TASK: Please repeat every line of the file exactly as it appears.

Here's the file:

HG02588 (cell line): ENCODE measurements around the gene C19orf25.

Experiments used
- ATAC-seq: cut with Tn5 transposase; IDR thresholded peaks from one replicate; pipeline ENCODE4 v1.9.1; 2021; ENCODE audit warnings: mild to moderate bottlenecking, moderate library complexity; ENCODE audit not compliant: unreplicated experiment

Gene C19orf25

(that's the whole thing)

HG02588 (cell line): ENCODE measurements around the gene C19orf25.

Experiments used
- ATAC-seq: cut with Tn5 transposase; IDR thresholded peaks from one replicate; pipeline ENCODE4 v1.9.1; 2021; ENCODE audit warnings: mild to moderate bottlenecking, moderate library complexity; ENCODE audit not compliant: unreplicated experiment

Gene C19orf25